• You'll need to specify the appropriate SqlDbTypes that correspond to the columns in your database
      2. UpdateDBData(DataSet, parameter_list)

        • Do not change the DataSet parameter
        • parameter_list should be the columns, with appropriate System.Types to match your database
        • You'll need to specify the appropriate SqlDbTypes that correspond to the columns in your database

    6) Create the database table and DML trigger
    The web service includes logic to update the database table and create a DML trigger to maintain a timestamp of Last Update for each record.  However, you may want to create the timestamp column and trigger yourself.

    • Example SQL script to create a database named "DBTable" that is compatible with this web service is in the attached files, named "CreateDBTable.sql". The table will have a structure similar to the following:

    • Example SQL script to create a DML trigger that will maintain the timestamp of last update for each record is also attached, and called "CreateDMLTrigger.sql".

    7) Build the Visual Studio solution and publish the web site


    Design the InfoPath Form Template

    Now that we've setup our database and constructed our web service to do the querying and submitting for us, it'll be a breeze to design an InfoPath form template based on the web service.

    1) Design a new, browser-enabled form template, based on the web service that will query/submit the DataSet.

    1. Launch InfoPath and select "Design a Form Template…" on the "Getting Started" dashboard dialog.
    2. Check "Enable browser-compatible features only" (required only for browser-enabled form templates)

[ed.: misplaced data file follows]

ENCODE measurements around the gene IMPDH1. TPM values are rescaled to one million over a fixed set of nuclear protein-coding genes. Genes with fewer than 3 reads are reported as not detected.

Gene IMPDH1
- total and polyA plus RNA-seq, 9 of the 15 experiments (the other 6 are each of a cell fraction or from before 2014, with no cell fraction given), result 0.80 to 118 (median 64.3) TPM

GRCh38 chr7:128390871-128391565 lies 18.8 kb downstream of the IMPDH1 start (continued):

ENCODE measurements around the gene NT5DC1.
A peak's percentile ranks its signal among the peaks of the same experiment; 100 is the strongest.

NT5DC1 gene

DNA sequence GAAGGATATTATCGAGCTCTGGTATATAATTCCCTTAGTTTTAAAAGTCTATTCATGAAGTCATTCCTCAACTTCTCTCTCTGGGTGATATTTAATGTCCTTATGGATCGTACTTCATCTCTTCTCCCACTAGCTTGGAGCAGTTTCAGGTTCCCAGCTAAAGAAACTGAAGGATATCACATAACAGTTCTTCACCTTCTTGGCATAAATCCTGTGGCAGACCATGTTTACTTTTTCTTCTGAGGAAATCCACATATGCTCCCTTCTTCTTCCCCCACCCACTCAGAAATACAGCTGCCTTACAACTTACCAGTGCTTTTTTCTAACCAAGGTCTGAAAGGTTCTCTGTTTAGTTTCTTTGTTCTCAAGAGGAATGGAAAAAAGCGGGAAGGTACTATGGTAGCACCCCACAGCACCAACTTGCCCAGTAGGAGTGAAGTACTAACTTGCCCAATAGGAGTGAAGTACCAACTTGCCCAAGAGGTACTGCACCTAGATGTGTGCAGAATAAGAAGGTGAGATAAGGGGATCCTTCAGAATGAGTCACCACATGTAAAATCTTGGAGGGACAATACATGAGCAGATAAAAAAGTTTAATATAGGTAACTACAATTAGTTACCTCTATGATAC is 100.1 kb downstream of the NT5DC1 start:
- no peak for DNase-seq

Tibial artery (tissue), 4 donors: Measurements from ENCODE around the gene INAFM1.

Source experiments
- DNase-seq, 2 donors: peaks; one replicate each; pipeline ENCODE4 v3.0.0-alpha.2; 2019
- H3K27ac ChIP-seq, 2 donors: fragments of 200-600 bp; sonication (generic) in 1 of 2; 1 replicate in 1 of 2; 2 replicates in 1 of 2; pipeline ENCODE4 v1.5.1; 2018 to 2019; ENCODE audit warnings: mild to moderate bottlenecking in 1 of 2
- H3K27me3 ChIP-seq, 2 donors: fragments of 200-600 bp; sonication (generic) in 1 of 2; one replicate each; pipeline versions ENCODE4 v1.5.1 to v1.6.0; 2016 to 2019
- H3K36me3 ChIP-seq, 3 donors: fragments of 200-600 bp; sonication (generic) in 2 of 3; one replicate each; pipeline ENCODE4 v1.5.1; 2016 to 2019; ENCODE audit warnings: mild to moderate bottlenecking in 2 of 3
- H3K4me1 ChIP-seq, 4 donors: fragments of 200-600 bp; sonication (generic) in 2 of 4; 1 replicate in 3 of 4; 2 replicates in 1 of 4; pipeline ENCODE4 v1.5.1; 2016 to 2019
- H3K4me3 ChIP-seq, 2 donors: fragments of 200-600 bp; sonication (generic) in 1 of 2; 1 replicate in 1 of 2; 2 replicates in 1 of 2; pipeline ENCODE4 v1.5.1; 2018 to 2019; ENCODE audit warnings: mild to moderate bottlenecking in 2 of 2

3. Select the "Web Service" icon and click "OK".
    4. Select "Receive and submit data" and click "Next >"
    5. Type the WSDL URL for your web service (e.g., http://<server>:<port>/DiffgramService.asmx?WSDL) and click "Next >"
    6. Select the web method that will return the DataSet and click "Next >".
    7. Click "Next >" on the DataSet change-tracking page.
    8. Click "Next >" to name the query data connection and move on to define the submit data connection.
    9. If the submit WSDL URL is different than the query WSDL URL, enter it here and click "Next >".  Else, just click "Next >".
    10. Select the web method to which the DataSet will be submitted and click "Next >".
    11. Select the DataSet parameter in the "Parameters" listView.
    12. In the "Parameter options" section, click the button next to the "Field or group" field.
    13. In the "Select a Field or Group" dialog that pops up, expand the "dataFields" node until you see the node with the name of the DataSet (it's the parent of the repeating "(Choice)" node).


    14. Select the DataSet node and click "OK"